Steve Scalise’s energy bill is ‘dead on arrival’; needs tweaks, Senate Majority Leader says

Steve Scalise's energy bill is 'dead on arrival'; needs tweaks, Senate Majority Leader says

WASHINGTON – U.S. Senate Majority Leader Chuck Schumer on Wednesday predicted a rough road for House Majority Leader Steve Scalise’s sweeping legislation to spur energy production, but said Democrats and Republicans in both chambers already are talking compromise.

“House Republicans rolled out a partisan, dead-on-arrival proposal to address America’s energy needs,” Schumer, D-Brooklyn, New York, said during a brief press conference. “H.R. 1 will lock America into the most dirty, expensive and volatile sources of energy.”

Scalise, R-Jefferson, said earlier Wednesday on Fox Business Network’s “Mornings with Maria” that the bill’s fate depends on whether it gets a full airing. “If the public gets engaged in this issue, like they are on crime, I think we have a chance of getting this done. But it starts with passing it in the House and having a full debate.”

Scalise, who is in charge of the House calendar, says the full House will vote on the 175-page Lower Energy Costs Act, H.R. 1, during the last week of March. Since Republicans hold the majority in the House, H.R.1 is expected to pass and advance to the U.S. Senate, which has a Democratic majority. 

Sponsored by Scalise and three House committee chairs, H.R. 1 is an amalgamation of a dozen different bills aimed at increasing oil and gas production. It is House Republicans’ No. 1 priority this congressional session. 

The legislation would require offshore lease sales; streamline permitting processes; incentivize building more infrastructure, such as pipelines; and roll back power of states to reject energy facilities. It would also repeal higher fees in the Inflation Reduction Act and some of the law’s other climate change initiatives. Finally, the Scalise bill would increase state shares of the federal government’s royalties for offshore oil and gas production and wind farms.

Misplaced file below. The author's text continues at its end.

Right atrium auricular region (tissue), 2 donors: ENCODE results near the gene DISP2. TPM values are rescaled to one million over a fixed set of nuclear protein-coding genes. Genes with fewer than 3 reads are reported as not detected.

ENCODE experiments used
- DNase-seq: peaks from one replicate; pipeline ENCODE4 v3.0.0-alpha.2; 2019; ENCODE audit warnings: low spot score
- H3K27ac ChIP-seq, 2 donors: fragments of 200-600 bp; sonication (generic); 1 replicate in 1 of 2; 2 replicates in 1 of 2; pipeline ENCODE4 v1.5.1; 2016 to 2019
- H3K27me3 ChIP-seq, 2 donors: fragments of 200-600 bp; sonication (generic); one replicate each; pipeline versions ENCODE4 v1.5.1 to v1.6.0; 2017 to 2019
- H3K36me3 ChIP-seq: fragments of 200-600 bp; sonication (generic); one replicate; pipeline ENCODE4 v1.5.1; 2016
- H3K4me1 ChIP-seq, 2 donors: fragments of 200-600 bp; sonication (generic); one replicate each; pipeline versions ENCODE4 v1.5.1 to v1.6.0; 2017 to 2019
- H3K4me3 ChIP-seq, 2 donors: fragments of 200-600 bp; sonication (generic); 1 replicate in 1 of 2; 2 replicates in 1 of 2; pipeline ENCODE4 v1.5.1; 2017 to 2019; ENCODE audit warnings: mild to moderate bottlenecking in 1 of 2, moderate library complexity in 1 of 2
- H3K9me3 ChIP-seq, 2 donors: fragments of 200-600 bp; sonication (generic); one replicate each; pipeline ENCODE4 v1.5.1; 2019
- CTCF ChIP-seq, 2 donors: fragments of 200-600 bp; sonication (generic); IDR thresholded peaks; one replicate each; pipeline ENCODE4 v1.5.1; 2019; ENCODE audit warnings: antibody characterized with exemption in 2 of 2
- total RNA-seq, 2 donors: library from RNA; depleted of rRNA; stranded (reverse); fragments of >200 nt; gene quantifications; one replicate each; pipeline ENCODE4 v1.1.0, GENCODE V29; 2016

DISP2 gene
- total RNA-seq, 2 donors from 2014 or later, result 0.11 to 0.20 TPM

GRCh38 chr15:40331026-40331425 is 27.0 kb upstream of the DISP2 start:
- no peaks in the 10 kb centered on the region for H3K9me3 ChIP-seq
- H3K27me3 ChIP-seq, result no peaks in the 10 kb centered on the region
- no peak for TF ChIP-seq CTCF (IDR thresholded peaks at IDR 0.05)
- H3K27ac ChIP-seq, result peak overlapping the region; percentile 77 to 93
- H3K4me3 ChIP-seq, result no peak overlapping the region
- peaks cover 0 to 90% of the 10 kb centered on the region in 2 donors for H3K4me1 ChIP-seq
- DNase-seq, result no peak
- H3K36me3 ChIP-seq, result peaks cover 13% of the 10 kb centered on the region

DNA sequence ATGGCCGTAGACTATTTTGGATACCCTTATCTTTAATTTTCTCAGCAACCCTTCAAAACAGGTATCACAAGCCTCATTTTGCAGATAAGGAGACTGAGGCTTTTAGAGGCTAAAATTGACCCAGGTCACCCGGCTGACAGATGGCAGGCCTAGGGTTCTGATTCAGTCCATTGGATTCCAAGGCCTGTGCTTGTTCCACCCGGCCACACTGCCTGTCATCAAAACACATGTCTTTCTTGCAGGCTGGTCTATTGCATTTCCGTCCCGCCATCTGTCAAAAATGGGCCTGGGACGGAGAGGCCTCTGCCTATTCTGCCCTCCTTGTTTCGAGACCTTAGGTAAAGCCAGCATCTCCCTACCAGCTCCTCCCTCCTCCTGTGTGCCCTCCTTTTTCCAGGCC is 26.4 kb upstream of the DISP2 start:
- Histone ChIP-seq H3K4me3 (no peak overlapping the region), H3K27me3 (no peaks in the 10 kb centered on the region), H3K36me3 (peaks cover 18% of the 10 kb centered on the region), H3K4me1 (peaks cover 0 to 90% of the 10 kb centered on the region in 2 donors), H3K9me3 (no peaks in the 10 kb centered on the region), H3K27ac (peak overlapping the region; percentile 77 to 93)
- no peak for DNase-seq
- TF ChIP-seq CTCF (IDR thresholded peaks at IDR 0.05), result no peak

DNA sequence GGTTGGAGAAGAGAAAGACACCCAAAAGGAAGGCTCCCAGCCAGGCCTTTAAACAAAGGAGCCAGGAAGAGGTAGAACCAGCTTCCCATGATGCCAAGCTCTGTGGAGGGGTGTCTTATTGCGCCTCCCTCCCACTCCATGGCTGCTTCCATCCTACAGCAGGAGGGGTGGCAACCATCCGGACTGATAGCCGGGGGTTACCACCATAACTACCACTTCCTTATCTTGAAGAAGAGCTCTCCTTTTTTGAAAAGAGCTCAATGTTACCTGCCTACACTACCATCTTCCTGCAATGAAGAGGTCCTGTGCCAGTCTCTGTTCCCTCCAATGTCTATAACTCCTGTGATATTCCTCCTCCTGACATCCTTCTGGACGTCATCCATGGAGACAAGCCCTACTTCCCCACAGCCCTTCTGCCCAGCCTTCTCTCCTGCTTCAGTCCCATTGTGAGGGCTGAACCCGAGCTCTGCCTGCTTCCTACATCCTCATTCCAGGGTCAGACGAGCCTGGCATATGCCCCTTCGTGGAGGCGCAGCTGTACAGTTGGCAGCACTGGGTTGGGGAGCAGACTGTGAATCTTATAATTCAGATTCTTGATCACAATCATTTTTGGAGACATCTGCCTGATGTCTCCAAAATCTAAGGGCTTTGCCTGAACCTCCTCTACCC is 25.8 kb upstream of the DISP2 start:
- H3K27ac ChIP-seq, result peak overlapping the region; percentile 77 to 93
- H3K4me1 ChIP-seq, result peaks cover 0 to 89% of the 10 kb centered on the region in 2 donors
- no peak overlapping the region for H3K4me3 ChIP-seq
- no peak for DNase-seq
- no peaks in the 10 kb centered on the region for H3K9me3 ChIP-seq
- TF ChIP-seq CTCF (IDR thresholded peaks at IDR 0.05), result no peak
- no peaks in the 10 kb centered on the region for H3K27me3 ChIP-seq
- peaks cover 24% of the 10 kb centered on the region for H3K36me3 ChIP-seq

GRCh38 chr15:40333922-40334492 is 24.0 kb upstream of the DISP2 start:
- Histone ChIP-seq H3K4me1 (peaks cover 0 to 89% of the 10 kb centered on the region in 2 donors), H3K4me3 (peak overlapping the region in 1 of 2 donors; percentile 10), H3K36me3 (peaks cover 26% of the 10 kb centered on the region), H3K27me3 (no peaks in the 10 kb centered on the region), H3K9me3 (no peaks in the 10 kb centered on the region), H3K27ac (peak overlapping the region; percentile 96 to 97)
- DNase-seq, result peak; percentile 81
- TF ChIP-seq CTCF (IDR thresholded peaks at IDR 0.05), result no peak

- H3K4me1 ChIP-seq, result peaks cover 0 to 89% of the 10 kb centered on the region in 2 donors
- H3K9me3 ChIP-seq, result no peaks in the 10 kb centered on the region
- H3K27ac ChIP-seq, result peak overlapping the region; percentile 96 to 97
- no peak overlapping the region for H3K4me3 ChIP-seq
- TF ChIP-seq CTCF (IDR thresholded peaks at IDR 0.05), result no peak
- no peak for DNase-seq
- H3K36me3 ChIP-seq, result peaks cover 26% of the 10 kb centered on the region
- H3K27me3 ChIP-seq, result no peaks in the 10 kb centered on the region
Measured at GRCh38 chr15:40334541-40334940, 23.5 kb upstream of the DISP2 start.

If approved, Louisiana could receive about $2 billion more per year in revenues.

Scalise blamed Biden’s policies to curtail fossil fuel production – an attempt to slow carbon-caused global warming – as a key reason for higher gas, electricity and food prices. Many renewable fuels, such as wind and solar, “aren’t ready for prime time,” he added.

Schumer said Scalise’s efforts amounted to “a wish list for big oil” companies that have fought for decades to get rid of costly environmental safeguards.

But the head of the Democratic majority in the U.S. Senate also faulted H.R. 1 for not doing enough to revamp permitting to get clean energy projects online faster, or to build transmission that would move energy from its source to customers.

Democrats and Republicans in both the House and Senate are discussing compromises that move the legislation forward, he said.

“We need a bipartisan, bicameral effort on permitting reform. And I would do everything I can to get that to happen,” Schumer said.


About Mary Weyand 20629 Articles
Mary founded Scoop Tour with an aim to bring relevant and unaltered news to the general public with a specific view point for each story catered by the team. She is a proficient journalist who holds a reputable portfolio with proficiency in content analysis and research. With ample knowledge about the Automobile industry, she also contributes her knowledge for the Automobile section of the website.

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